Victor Sonna’s first solo exhibition, 1525, which opened at the Van Abbemuseum in Eindhoven in July 2020, tells a multilayered story of personal introspection and shared colonial legacies. This collaboration between the artist and the museum is among the most recent exhibitions that fall under the mission scope of Musea Bekennen Kleur (Museums Confess Color), a contemporary platform established in Amsterdam in March 2020, in which “museums take accountability and responsibility through ongoing conversations about achieving diverse and inclusive institutional settings” (Musea Bekennen Kleur, https://museabekennenkleur.nl/).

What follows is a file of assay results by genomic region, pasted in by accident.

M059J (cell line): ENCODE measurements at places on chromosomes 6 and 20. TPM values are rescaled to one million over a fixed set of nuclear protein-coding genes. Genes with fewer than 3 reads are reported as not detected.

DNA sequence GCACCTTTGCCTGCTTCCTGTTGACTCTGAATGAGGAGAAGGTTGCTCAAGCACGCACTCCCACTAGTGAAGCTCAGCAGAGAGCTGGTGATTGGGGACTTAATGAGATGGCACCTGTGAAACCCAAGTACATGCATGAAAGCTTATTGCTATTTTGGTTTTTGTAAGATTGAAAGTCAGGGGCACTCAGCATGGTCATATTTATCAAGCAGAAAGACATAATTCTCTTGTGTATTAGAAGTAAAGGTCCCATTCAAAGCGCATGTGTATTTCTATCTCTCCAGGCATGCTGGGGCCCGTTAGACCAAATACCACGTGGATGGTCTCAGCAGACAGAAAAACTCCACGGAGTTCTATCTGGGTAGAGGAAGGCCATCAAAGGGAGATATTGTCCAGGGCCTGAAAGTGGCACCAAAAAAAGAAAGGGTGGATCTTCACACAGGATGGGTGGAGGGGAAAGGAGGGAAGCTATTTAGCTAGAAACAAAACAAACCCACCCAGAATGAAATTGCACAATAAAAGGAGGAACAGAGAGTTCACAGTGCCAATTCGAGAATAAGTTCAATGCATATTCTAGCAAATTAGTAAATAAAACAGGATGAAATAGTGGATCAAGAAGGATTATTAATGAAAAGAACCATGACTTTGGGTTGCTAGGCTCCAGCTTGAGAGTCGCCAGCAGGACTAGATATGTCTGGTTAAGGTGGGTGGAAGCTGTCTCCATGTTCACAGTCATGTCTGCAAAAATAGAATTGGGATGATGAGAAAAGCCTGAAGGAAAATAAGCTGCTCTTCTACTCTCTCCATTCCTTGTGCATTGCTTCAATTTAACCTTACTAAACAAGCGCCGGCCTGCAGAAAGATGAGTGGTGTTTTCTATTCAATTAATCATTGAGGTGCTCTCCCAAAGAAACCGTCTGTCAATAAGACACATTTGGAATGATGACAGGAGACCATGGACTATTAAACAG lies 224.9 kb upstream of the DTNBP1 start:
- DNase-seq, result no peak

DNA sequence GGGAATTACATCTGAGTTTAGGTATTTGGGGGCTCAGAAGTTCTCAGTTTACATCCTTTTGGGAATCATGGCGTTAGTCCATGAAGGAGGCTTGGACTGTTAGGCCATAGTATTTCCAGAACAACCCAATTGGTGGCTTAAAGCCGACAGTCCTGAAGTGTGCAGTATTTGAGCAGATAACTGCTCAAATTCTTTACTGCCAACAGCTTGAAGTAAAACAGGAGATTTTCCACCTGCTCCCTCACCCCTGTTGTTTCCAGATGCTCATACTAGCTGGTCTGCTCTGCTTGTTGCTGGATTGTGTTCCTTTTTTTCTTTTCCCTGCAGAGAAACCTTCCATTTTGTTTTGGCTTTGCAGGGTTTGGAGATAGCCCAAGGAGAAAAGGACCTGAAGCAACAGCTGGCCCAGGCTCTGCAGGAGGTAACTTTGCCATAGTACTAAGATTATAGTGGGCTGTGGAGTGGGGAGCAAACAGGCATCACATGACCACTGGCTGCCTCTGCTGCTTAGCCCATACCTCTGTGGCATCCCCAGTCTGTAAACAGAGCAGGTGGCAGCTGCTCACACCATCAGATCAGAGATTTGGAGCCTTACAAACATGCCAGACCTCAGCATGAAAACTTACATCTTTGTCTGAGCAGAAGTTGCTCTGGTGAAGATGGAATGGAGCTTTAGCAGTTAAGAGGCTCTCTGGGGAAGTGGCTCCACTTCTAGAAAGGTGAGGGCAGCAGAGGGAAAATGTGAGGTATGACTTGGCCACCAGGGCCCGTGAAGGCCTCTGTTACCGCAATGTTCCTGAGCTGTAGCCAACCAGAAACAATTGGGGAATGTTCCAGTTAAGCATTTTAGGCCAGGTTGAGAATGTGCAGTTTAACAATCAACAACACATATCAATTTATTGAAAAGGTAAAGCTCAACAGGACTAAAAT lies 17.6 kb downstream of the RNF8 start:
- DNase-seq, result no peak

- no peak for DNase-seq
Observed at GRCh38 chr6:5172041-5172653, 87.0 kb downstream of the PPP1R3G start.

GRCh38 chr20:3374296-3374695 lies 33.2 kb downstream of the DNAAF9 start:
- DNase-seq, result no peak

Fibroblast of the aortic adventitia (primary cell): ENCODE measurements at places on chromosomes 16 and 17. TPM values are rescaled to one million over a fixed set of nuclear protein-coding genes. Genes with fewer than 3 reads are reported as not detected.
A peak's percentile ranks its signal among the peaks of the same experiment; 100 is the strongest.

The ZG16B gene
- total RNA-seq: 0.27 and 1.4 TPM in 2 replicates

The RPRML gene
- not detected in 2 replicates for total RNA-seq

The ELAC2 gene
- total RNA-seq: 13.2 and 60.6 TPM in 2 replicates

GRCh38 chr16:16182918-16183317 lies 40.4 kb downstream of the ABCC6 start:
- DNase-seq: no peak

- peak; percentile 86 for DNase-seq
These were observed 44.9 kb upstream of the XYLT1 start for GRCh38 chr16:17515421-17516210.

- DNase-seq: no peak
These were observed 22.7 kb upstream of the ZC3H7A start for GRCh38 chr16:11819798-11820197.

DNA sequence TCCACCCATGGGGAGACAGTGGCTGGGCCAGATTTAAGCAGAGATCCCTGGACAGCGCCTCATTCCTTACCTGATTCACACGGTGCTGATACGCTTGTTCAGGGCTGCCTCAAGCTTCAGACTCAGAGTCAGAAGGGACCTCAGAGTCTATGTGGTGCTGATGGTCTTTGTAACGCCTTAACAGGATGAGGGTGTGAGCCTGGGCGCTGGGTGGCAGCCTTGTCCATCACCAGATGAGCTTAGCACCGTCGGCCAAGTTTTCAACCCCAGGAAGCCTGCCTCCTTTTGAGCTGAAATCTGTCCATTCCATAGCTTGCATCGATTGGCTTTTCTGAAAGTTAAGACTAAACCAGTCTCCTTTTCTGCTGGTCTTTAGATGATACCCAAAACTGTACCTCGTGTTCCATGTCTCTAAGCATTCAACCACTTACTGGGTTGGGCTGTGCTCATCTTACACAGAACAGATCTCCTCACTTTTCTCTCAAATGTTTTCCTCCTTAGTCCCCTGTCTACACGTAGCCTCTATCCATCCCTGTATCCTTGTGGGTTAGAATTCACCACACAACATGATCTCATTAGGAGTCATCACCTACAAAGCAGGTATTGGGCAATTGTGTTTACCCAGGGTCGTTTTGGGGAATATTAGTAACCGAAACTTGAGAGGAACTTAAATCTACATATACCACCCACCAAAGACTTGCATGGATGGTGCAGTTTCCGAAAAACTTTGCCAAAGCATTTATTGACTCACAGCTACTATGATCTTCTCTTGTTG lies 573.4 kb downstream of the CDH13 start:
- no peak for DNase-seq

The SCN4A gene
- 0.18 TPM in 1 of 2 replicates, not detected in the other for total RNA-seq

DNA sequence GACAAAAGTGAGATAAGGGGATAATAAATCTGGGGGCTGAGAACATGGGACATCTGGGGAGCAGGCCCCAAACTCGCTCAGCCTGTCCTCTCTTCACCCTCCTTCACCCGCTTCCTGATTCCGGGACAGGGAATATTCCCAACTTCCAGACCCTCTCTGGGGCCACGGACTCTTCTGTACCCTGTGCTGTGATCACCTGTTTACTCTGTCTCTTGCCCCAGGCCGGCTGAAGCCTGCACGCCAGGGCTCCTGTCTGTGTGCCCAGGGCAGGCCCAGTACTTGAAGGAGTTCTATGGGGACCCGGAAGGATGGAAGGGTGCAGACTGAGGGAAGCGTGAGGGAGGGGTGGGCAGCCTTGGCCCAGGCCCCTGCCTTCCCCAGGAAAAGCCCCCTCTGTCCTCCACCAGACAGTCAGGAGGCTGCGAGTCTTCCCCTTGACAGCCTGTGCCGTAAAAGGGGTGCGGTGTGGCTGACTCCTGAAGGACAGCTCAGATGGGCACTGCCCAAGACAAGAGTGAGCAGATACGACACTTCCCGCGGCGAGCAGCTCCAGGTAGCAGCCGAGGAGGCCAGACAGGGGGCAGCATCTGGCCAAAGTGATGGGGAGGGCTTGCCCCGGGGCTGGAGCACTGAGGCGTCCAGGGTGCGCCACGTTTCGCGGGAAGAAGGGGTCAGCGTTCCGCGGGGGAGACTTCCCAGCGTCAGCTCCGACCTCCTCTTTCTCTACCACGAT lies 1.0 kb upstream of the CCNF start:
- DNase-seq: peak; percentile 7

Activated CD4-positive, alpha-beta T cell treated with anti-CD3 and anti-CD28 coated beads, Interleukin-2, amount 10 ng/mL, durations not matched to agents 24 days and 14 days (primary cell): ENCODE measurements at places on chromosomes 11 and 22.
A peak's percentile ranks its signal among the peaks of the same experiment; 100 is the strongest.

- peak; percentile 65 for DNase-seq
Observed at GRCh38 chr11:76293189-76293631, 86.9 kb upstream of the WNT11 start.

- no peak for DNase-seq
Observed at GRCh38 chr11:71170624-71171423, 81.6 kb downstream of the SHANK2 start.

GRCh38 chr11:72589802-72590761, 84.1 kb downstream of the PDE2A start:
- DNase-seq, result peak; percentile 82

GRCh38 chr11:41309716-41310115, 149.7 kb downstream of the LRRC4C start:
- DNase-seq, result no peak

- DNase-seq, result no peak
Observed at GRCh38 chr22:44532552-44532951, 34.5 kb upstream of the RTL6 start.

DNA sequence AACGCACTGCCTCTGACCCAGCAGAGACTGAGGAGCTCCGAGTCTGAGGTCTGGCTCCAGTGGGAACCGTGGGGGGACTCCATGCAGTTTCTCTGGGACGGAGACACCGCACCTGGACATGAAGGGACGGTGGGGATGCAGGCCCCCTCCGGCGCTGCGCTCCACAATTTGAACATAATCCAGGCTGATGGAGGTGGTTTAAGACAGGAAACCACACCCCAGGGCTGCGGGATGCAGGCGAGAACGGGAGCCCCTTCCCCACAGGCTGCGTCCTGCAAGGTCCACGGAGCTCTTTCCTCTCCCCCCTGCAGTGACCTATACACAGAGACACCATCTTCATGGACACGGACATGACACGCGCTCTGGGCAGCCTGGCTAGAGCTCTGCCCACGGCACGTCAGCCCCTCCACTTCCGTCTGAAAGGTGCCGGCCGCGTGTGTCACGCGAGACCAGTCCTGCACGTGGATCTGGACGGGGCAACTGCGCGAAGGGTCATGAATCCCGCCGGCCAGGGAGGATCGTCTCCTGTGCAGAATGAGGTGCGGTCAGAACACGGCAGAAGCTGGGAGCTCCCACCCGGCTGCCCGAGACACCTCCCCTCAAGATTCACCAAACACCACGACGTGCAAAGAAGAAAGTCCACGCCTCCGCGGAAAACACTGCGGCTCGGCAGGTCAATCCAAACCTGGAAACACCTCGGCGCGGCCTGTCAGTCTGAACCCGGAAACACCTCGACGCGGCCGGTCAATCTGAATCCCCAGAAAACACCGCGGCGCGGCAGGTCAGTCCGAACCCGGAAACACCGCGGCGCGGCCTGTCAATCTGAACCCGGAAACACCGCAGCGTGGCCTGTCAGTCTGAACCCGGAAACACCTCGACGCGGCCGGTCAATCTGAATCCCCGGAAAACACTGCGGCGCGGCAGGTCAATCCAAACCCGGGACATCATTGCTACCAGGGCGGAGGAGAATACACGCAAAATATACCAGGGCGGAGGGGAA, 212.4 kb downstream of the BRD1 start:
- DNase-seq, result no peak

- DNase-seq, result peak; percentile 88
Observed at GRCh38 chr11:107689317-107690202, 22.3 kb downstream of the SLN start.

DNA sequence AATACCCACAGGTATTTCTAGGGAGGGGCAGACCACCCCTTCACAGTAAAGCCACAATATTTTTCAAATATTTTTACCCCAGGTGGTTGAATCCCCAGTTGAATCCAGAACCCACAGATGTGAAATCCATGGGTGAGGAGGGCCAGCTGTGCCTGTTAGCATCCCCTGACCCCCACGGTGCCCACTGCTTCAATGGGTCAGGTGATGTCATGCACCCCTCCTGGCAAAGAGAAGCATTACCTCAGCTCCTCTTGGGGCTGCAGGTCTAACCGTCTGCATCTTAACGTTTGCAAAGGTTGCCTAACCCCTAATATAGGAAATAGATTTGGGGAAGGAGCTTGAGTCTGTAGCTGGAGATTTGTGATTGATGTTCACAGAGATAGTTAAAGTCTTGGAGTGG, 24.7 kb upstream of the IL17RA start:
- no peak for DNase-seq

The Van Abbemuseum, a participant in this project, is also one of the first museums in the Netherlands to embark upon a steady process of decolonizing its exhibitions and collections. This institutional decision was further marked by the Van Abbemuseum’s 2007 exhibition, Be(com)ing Dutch, in which participating artists Anette Kraus and Petra Bauer criticized racialized images of Zwarte Piet (Black Pete), which perpetuate the use of black face for the Sinterklass holiday (Saint Nicholas). The museum encountered severe backlash from the far-right party in the Netherlands for its criticism of the Dutch holiday, which further exposed this contested discussion within the country as whole. This response exemplified the need to continue the process of decolonizing cultural and educational platforms that perpetuate racial stereotyping. Therefore, Sonna’s solo exhibition builds upon the museum’s desire for institutional accountability regarding the Netherland’s recent past and its involvement with the trans-Atlantic slave trade. Sonna and the Van Abbemuseum decided to organize an exhibition with a dynamic narrative that would prompt discussion about contemporary colonial legacies. Working together, Sonna, Van Abbe director Charles Esche, curator Steven ten Thije, and guest curator Hannah Vollam, designed and curated an exhibition that presented Sonna’s research from multiple perspectives.